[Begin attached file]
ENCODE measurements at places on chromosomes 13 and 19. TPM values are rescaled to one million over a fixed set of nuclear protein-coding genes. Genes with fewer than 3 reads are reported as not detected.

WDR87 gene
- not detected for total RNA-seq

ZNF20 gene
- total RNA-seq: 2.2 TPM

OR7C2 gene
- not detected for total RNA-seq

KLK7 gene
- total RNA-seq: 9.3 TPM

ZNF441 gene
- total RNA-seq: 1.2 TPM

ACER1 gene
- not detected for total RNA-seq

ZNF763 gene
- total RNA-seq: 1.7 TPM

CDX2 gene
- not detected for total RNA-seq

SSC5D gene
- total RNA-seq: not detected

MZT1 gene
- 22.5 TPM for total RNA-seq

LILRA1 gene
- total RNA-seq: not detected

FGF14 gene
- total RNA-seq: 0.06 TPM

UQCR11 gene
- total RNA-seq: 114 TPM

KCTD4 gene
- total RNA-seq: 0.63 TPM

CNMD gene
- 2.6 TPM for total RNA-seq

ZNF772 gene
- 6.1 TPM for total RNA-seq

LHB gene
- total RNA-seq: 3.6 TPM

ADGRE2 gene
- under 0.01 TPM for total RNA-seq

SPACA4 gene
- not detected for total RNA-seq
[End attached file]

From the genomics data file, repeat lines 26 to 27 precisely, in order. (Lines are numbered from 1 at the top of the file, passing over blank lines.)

UQCR11 gene
- total RNA-seq: 114 TPM